Was The NFT Mania Fuelled By Collectibles Culture?



Collectibles by definition is an item valued by collectors. As history has shown, people are collecting everything from jars, sunglasses, vinyl to baseball cards, and most recently, lines of code. With digitization in full swing, physical collectible items have converged towards the digital medium. Examples of rare in-game items being collected and traded reiterate collectibles have not lost their value.

The advance of blockchain technology created a new avenue of collectibles to be accessible to the masses. Often referred to as a “Gold Rush”, the growing demand of NFT’s indicates what Siu referred to as users moving from the “rental economy towards the property ownership.” Collectibles hold both intrinsic and emotional value for owners, and collectors aim to financially capitalize on their investment and possibly their passion.

A Pre-existing Demand

Reports have argued that NFTs are a bubble; however, with the emergence of blockchain, they’ve shown their value beyond the asset they represent. NFTs operate similarly to physical collectibles. In the new digital landscape, digital collectibles focalize on a new way of exchanging assets that hold value. Additionally, the ease through which they showcase ownership is paramount as NFTs facilitate additional protection, thus adding value to the existing collectibles market.

As early as 2017, NFTs had entered the spotlight when Cryptokitties demand surged among blockchain investors, eventually clogging the Ethereum network. It was the first instance when the technology surrounding NFTs made an impact. While fears of a current NFT bubble are well-founded, given the astronomical prices, the value of “digital bragging rights” appeals to investors and collectors alike.

Digitization has reconstructed the cultural sector, reshaping how artists can maximize their profit margin. While streaming platforms have granted additional exposure to artists, they’ve failed to render a significant factor, ownership. NFTs add balance to the creator, seller dynamic by adding a new ever-important actor in the mix, the buyer. As emphasized by Justin Sun, art will drift towards the online medium, creating an additional motivation for collectors to join the NFT craze.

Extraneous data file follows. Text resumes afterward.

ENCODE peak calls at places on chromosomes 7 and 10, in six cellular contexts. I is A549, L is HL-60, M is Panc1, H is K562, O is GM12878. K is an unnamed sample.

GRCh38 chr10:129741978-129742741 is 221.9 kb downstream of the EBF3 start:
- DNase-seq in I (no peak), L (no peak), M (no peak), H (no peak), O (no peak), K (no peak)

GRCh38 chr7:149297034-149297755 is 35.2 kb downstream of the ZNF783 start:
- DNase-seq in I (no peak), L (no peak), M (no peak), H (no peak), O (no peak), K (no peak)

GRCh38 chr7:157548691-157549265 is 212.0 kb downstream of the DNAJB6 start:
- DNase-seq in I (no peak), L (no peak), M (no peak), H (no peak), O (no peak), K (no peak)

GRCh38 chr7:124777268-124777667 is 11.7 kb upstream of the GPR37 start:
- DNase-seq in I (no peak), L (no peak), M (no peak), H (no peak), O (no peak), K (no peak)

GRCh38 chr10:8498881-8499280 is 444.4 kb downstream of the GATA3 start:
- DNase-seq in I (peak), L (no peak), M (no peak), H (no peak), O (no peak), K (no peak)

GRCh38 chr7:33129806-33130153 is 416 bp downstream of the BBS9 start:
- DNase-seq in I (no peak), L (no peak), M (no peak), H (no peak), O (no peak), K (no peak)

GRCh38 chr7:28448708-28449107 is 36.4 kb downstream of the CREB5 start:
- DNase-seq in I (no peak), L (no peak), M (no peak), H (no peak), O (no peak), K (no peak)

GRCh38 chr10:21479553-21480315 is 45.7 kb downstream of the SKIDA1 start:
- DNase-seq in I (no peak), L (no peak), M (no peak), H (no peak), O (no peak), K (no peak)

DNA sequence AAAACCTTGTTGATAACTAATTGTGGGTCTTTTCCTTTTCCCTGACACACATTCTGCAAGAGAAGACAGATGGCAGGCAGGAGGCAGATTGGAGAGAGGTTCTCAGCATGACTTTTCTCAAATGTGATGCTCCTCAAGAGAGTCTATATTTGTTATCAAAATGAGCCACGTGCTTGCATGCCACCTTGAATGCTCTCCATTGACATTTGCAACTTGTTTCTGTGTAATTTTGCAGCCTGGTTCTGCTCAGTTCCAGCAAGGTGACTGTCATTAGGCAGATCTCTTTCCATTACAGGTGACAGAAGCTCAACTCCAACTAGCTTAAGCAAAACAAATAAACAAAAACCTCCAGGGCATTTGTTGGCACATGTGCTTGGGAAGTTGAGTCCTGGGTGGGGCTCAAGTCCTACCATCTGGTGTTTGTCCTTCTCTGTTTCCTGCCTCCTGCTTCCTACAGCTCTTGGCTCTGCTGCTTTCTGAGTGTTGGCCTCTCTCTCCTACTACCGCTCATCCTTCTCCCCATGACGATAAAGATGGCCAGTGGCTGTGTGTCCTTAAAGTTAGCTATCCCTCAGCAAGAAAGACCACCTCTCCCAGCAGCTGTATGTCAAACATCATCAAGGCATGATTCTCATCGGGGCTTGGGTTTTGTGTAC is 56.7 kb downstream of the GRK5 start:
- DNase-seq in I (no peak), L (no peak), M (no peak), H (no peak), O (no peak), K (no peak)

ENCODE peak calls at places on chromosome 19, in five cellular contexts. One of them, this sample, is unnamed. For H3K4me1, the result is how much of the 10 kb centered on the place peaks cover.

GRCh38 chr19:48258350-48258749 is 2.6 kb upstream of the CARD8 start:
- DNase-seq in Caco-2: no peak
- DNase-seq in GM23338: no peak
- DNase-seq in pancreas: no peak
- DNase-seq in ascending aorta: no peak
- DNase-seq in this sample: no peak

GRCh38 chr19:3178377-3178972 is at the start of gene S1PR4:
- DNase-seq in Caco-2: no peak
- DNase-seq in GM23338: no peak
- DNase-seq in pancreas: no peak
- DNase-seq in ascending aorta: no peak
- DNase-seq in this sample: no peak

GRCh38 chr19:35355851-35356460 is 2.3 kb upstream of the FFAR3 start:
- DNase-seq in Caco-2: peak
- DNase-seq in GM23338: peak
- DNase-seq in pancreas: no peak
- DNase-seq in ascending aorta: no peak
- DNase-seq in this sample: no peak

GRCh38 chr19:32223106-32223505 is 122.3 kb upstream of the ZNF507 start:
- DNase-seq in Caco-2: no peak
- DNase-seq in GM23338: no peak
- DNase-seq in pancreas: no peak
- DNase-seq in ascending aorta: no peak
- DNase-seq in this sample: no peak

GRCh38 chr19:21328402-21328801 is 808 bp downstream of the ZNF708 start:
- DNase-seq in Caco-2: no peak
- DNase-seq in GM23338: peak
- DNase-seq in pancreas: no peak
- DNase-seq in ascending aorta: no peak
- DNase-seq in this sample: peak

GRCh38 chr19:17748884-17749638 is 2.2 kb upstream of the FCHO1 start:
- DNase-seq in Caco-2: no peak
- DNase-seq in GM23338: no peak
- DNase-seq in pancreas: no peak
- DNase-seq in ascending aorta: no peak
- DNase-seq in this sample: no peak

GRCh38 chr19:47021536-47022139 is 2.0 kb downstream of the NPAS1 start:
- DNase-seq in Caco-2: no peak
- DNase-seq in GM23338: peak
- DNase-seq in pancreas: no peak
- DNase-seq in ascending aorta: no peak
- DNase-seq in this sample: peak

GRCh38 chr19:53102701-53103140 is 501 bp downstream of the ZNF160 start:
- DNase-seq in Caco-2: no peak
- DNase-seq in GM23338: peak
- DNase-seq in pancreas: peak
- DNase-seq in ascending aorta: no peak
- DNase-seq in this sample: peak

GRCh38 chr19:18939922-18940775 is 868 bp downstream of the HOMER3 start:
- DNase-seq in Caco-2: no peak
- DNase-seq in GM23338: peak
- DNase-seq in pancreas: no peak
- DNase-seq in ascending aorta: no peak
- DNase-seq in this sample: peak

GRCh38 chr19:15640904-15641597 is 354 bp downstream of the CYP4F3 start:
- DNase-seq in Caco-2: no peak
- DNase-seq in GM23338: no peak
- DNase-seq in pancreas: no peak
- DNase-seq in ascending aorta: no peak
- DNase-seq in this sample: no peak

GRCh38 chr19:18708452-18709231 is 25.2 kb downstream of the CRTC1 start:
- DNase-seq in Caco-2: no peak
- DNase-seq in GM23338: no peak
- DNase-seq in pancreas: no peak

The unicity of a digital or physical product creates a financial incentive for purchases. A recent NRP article cites a rare 1933 baseball card is expected to “shatter all records” during an auction. Physical collectibles remain a sought-after investment after nearly a century, showing that rare assets keep their value. NFTs offer a similar sentiment while making verifiability easier. To that end, collectibles hold value for their authenticity, and blockchain revolutionizes asset verifiability as it stores data in a tamper for the network.

Sociological factors and demand for physical or digital products add inherent value for anyone wanting to own a piece of our digital history regardless of how others perceive it. In the age of data and information, the right of ownership is essential for a digital asset to be turned into financial gains. Similar to how a rare record has emotional value, NFTs in the future will hold a similar bearing to the new generation. 

Physical sporting cards have a historical surge in demand; however, hobbyists are converging towards digital assets as digital sporting reminiscences are being sold for thousands of dollars. The future is digital ownership-based digital assets will have a much more significant role to play as society converges towards a virtual landscape.



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